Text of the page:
Michael Tomlinson is an Associate Professor at the Southampton Education School at the University of Southampton, UK where he has been based since 2011. His research interests are in higher education policy, the sociology of higher education and the HE-work relationship and has published widely in these fields. His previous books are Education, Work and Identity (2013, Bloomsbury Publishers) and Graduate Employability in Context (2017, Palgrave Publishers).
In this talk Dr. Matthew Hora reported preliminary findings from a recent trip to Tianjin, China where he spent 2.5 weeks conducting a mixed methods study of the relationship between internship program design and student outcomes. Drawing on survey, focus group, and interview data, Dr. Hora provided a comparative and critical analysis of internship programming in China and the US, with a focus on students’ experiences in their internships.
Founding Director of CCWT, Dr. Matthew T. Hora is an Assistant Professor of Adult and Higher Education in the Department of Liberal Arts and Applied Studies at UW–Madison, and a research scientist at the Wisconsin Center for Education Research.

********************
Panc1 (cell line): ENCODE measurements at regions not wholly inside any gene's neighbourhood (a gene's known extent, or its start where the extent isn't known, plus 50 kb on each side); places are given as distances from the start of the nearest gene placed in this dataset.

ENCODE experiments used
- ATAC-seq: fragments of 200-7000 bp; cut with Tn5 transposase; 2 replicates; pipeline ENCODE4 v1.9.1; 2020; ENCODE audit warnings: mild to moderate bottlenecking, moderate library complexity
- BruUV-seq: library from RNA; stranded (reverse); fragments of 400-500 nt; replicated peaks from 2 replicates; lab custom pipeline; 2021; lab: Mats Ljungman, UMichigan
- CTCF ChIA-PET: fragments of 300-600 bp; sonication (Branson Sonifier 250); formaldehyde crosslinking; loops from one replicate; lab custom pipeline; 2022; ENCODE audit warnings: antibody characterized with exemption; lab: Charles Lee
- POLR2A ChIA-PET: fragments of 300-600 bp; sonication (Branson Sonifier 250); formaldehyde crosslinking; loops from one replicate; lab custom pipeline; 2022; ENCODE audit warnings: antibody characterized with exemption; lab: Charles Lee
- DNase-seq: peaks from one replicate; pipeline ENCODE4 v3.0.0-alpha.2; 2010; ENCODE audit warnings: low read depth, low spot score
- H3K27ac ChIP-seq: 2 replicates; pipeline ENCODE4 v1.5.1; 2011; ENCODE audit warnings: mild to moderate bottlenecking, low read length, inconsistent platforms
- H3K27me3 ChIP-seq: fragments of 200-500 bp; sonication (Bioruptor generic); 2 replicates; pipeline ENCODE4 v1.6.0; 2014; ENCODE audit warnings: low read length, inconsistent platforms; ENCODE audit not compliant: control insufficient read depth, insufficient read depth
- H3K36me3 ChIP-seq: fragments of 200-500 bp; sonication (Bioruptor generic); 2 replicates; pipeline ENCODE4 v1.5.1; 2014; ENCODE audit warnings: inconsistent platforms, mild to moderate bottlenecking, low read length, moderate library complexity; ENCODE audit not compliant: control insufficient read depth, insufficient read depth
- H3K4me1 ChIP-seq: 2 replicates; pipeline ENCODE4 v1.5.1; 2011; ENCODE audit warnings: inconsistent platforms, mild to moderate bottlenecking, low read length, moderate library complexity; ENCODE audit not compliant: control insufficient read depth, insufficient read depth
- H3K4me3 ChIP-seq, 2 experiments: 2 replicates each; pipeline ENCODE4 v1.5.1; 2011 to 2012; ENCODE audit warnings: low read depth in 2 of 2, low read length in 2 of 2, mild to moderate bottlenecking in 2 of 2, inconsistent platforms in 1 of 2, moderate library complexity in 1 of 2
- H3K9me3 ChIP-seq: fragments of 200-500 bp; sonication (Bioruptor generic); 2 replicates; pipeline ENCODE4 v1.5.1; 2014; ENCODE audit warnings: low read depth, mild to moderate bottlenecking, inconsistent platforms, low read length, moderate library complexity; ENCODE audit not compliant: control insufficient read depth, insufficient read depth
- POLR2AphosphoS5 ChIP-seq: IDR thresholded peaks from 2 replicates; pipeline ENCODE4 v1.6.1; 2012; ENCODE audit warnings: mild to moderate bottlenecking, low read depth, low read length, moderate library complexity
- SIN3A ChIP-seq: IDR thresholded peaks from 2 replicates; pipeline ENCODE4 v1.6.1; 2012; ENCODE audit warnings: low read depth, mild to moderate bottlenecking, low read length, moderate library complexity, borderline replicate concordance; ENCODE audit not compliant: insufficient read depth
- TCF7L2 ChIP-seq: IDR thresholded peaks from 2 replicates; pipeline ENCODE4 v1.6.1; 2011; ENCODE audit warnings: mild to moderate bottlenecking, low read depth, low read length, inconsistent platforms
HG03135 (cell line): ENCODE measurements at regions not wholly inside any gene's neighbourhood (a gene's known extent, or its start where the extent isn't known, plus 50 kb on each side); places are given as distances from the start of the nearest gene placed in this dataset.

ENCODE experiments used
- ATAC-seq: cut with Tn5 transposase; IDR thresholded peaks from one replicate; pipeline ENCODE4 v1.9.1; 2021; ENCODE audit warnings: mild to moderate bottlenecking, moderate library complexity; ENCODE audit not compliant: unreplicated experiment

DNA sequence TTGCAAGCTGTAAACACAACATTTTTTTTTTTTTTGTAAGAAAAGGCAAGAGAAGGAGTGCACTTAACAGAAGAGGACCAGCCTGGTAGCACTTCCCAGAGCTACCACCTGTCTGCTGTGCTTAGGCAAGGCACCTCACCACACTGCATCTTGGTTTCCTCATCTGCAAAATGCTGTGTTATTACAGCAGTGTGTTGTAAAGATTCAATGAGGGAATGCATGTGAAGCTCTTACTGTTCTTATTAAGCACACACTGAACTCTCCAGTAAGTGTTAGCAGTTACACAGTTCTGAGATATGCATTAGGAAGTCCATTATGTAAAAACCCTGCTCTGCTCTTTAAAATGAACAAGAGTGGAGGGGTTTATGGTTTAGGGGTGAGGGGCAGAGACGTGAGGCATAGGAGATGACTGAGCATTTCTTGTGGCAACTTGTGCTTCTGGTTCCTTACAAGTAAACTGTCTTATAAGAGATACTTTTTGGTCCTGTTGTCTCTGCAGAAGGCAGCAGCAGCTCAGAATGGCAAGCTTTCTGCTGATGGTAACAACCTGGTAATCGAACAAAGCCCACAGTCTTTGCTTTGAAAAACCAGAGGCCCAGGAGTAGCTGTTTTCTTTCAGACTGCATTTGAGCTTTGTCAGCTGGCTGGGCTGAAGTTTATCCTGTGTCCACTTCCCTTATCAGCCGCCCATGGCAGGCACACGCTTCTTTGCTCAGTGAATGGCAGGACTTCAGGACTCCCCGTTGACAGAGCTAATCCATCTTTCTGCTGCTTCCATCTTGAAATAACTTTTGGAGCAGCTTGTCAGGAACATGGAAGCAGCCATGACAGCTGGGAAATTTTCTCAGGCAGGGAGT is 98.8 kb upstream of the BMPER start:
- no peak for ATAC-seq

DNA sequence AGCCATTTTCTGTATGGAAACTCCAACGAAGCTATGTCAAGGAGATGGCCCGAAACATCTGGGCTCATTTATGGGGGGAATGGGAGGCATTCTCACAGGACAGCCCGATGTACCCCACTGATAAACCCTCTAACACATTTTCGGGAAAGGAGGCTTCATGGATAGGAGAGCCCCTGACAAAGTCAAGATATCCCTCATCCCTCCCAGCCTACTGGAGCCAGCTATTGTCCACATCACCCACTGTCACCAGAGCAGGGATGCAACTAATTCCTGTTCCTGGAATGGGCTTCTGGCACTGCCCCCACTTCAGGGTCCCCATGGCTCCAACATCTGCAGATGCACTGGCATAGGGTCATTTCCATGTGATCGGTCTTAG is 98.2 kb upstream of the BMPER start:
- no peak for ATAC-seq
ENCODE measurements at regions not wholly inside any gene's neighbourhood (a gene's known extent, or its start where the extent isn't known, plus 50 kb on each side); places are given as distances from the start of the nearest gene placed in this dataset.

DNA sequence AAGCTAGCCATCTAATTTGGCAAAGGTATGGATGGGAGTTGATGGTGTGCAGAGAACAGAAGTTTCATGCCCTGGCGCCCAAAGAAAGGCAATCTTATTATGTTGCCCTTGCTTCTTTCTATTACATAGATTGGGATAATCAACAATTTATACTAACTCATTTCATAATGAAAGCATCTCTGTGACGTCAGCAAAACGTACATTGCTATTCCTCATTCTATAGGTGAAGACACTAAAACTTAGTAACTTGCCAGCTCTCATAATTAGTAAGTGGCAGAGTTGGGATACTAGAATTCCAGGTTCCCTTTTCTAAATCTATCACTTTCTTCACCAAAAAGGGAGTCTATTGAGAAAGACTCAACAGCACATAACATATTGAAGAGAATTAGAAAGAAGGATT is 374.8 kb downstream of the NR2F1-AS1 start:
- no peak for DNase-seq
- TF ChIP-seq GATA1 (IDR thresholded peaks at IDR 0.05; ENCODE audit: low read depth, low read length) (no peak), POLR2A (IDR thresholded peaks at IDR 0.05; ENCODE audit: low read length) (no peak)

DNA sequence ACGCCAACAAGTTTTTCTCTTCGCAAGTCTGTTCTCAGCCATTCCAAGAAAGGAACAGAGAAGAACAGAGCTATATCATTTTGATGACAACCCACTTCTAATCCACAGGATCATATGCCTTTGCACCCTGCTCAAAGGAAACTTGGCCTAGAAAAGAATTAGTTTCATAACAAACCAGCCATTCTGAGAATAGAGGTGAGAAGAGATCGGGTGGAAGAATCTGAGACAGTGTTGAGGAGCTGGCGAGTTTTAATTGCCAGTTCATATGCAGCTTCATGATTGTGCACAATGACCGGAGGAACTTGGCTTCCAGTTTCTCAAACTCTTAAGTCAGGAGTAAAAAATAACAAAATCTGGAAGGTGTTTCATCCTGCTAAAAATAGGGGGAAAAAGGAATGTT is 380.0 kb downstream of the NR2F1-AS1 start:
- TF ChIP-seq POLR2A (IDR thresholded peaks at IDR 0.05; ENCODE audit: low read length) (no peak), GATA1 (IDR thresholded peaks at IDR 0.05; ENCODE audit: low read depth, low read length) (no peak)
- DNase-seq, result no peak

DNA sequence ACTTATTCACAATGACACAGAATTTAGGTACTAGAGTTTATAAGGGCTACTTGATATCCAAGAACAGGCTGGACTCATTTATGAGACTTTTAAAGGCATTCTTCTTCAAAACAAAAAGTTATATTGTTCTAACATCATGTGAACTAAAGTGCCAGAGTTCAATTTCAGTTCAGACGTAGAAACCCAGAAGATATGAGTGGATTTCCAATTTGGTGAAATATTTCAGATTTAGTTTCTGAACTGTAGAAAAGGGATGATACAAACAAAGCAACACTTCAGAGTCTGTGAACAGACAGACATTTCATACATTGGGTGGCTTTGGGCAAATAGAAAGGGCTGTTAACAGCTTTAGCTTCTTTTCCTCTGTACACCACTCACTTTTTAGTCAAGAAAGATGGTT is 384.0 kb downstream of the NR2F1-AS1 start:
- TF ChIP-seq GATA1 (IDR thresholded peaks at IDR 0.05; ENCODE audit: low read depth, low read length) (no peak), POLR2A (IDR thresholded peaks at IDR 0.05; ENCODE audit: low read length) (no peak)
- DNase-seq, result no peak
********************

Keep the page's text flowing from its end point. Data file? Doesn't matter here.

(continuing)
Race/ethnicity are strong predictors of educational outcomes and labor market position (Byars-Winston, Fouad & Wen, 2015). In this presentation, Professor Byars-Winston briefly reviewed the evidence for and vocational relevance of cultural identity. She used the Outline for Cultural Formulation model to illustrate its applicability for career assessment and career counseling integrating the concept of cultural identity for African American students (Byars-Winston, 2010), and concluded the presentation by delineating implications for promoting workforce diversity.
Angela Byars-Winston is a Professor in the University of Wisconsin Department of Medicine, Division of General Internal Medicine. She is also the Director of Research and Evaluation in the UW Center for Women’s Health Research and Faculty Affiliate of the Center for the Improvement of Mentored Experiences in Research.